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8 things to do with old clothes to extend their life

As we’ve often talked out here at Care What You Wear, throwaway culture is a big issue in the fashion industry and in society at large.

Even giving away old clothes to charity shops can be problematic, as we covered in our recent article What happens to clothes when you donate them?

The fact is, there are too many clothes in the world already, and even if you donate them, they can end up in landfill or the incinerator.

Finding ways to extend the life of your old clothes has the twofold positive effect of preventing more clothes ending up in landfill and reducing the need for new items to be purchased.

It all starts with a shift in mindset. Before you go to throw something out, think: what else could I do with this?

Here are some suggestions…

  • Pass it on

Before throwing something out, ask around to see anyone you know would like it. That way, you know it will be going to a good home. This can work really well for children’s clothes, as kids are constantly growing out of them.

  • Organise a clothes swap

If you and a few friends have some clothes you’re not into anymore, why not arrange a get-together where you all bring them along and swap them for ones you like? You know that your old clothes will be loved again, and you get some brand-new ones for free.

  • Keep and use for cleaning or DIY

If you’ve got some old clothes that are torn, worn and can’t be re-worn, you could always use them for cleaning rags. This is eco-friendlier that buying new cleaning cloths and gives your old clothes a second lease of life. It’s also handy to keep hold of a few old clothes for messy DIY jobs like painting and decorating.

  • Turn them into something else

If you’re handy with a needle and thread, or you know someone who is, there are all sorts of things you can do with your old clothes. If an item no longer fits but you like the fabric, you could turn it another garment, or a household item like a cushion cover or bunting. A nice idea for children’s old clothes is to make them into a patchwork blanket to keep for years to come.

  • Sell online

There are a whole host of websites and apps that let you sell your old clothes online now, such as eBay, Depop and Vinted. When you sell them via these channels, there’s a higher chance that your clothes will be worn again, and you get a bit of money out of it, too.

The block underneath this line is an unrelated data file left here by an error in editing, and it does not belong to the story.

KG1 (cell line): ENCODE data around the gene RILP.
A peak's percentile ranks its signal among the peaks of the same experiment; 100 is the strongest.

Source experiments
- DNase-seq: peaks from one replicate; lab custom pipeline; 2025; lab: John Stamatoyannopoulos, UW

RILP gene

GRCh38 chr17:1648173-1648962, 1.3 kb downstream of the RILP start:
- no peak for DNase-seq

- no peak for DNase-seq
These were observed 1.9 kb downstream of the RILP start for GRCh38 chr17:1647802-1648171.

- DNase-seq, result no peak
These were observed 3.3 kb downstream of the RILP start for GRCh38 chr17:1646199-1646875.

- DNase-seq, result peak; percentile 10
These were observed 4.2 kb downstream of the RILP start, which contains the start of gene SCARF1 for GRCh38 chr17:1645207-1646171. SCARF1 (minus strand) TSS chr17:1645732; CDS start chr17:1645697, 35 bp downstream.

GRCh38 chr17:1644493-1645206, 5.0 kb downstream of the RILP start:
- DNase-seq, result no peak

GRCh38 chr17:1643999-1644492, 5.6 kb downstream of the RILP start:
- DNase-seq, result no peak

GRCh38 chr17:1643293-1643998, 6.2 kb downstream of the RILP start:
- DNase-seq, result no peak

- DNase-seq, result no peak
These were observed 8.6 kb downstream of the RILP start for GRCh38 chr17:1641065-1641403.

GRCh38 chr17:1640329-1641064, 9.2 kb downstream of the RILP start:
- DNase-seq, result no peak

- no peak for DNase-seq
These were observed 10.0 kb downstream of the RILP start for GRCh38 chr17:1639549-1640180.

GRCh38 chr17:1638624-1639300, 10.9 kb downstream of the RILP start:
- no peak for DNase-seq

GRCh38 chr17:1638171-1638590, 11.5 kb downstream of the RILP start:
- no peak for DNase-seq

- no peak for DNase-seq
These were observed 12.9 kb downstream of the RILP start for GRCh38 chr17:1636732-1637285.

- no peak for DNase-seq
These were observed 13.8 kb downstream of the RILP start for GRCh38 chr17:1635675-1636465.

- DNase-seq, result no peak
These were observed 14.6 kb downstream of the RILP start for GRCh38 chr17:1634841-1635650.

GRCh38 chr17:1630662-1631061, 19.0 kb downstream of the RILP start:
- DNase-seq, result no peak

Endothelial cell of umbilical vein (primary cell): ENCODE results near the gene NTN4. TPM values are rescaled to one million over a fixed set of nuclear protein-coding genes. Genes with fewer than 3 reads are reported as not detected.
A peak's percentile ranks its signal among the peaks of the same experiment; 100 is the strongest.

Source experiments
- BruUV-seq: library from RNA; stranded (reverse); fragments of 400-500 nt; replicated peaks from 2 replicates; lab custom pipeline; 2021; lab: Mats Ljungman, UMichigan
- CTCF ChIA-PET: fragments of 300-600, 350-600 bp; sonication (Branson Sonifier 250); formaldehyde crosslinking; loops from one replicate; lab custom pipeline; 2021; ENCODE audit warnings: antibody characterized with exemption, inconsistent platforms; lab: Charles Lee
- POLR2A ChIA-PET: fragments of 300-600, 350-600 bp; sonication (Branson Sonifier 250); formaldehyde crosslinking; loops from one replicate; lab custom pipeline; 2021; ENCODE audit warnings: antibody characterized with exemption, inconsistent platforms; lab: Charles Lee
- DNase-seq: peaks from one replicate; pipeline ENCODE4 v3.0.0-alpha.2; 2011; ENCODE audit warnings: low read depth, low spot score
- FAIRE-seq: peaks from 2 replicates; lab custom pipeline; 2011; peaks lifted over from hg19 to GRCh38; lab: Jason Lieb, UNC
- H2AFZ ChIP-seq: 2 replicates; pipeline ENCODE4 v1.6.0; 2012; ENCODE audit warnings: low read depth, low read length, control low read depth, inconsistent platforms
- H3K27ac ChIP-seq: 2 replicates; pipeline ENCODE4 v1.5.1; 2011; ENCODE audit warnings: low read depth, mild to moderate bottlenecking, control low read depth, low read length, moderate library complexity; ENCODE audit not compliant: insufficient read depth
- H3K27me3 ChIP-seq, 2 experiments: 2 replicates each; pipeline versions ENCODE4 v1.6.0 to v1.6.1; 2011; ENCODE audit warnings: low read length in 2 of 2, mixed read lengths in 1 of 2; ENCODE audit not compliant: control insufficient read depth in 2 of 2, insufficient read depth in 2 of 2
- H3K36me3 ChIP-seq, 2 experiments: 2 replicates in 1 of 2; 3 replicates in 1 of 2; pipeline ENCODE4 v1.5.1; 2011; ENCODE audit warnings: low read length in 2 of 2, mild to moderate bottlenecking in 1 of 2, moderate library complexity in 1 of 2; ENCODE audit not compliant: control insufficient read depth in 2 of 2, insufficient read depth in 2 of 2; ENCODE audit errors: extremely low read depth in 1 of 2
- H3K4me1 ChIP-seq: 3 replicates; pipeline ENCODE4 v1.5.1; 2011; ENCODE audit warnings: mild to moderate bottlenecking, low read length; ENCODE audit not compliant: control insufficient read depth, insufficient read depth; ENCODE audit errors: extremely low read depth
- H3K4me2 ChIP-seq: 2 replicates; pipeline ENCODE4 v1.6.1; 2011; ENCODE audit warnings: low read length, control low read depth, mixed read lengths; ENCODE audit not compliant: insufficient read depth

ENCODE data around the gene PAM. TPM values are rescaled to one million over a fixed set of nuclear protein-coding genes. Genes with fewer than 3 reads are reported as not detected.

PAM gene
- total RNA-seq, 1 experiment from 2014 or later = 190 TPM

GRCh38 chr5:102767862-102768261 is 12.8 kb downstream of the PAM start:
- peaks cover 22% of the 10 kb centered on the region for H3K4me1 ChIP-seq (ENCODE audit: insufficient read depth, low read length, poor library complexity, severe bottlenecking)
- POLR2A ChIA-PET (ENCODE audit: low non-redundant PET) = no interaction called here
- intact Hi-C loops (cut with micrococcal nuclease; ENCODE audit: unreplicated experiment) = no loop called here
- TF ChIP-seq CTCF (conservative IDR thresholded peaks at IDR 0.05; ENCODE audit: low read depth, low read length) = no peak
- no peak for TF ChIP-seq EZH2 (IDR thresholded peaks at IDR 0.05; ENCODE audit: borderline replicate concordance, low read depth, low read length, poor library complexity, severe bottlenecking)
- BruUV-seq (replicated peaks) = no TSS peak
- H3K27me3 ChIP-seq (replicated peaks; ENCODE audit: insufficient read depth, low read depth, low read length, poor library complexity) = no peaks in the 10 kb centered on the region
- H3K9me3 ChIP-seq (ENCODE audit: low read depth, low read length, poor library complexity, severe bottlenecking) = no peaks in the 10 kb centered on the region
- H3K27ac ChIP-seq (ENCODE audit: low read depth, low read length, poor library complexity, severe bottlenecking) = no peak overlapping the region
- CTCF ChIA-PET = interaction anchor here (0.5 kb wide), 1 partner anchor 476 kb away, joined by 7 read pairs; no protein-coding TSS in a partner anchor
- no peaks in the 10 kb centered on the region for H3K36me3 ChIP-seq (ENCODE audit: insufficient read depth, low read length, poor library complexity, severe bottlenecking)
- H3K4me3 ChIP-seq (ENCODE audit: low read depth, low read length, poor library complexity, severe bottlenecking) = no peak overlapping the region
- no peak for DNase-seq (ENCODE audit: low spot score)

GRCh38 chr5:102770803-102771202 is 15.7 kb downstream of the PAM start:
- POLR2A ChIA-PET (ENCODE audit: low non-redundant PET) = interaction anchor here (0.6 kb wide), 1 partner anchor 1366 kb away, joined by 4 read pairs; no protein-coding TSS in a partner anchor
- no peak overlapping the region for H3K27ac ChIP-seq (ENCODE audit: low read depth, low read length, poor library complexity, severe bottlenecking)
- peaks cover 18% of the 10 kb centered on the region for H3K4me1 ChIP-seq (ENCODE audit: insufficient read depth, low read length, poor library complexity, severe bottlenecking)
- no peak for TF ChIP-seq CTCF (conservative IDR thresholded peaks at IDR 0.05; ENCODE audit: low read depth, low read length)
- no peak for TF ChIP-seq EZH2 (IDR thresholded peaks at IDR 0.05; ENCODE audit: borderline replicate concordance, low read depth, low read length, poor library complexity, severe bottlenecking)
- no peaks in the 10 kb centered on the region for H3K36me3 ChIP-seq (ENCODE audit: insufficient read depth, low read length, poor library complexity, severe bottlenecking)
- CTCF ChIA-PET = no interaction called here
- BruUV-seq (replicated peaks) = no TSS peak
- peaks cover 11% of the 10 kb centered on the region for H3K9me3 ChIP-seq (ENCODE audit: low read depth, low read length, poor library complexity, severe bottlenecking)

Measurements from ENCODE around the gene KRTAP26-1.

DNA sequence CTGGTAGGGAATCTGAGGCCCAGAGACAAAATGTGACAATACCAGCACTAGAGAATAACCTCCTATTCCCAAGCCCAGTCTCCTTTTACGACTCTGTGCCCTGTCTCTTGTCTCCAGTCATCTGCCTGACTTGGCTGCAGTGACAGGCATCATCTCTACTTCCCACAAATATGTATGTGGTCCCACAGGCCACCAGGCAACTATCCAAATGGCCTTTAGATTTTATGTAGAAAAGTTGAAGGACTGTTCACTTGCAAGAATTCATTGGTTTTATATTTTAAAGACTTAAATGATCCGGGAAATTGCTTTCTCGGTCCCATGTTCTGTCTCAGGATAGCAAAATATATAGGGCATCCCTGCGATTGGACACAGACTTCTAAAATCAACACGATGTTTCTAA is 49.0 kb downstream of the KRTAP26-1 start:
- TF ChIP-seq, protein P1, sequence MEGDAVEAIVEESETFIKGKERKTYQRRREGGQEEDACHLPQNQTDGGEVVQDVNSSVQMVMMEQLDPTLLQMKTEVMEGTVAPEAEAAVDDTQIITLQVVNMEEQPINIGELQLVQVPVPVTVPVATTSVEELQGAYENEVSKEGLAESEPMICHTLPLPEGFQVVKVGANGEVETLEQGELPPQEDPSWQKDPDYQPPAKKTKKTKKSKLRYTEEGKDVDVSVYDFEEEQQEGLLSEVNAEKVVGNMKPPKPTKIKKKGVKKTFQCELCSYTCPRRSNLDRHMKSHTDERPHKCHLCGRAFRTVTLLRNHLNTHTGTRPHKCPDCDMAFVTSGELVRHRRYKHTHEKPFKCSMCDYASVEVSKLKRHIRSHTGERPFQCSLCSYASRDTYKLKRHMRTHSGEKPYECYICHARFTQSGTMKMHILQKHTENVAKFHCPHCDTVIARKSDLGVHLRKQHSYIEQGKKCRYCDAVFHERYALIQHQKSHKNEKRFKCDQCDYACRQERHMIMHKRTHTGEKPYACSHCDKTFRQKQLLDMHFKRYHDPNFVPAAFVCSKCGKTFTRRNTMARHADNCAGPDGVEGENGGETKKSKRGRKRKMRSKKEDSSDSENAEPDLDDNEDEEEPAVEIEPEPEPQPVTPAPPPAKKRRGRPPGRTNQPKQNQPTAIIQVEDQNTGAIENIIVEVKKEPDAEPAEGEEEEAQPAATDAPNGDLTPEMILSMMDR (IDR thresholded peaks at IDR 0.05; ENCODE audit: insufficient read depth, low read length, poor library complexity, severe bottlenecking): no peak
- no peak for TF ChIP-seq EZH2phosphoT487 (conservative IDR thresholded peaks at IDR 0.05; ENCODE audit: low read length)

• Donate to a homeless or refugee shelter

Charities for refugees and the homeless are often looking for clothes for people in need. Check first to see which items the charities need and donate anything you have that will be helpful. Don’t just dump all your old clothes on them without checking first, as the charity workers will then have the job of sorting through and disposing of unneeded items.

  • Keep it for 6 months and see how you feel

Many of us love the feeling of getting new clothes and can quickly get bored of what’s in our wardrobes. To test whether you really want to get rid of something, why not try stowing it away in a box or cupboard for 6 months and coming back to it? This can mimic a feeling of “newness” and give your garment a whole new lease of life.

  • Rent it out

There are now several peer-to-peer fashion rental apps that let you rent out your clothes or borrow items off other people (such as Nuw and By Rotation). The idea of these apps is to combat overconsumption and encourage us all to work together to wear clothes that already exist, instead of buying new ones. There has recently been some research to suggest that renting from large fashion rental companies still carries a hefty carbon footprint, however, peer-to-peer fashion rental can be a more sustainable option. There is still transport involved, but when weighed up against buying something new and having it shipped, it’s more eco-friendly.

Be a conscious shopper

Another thing that helps to combat fashion overconsumption and waste is to be more conscious of what we buy—only investing in quality pieces that we know we will keep for a long time and wear again and again. If you are considering buying something new, don’t forget to check out our directory of sustainable brands to make sure what you’re buying is responsibly and ethically made.


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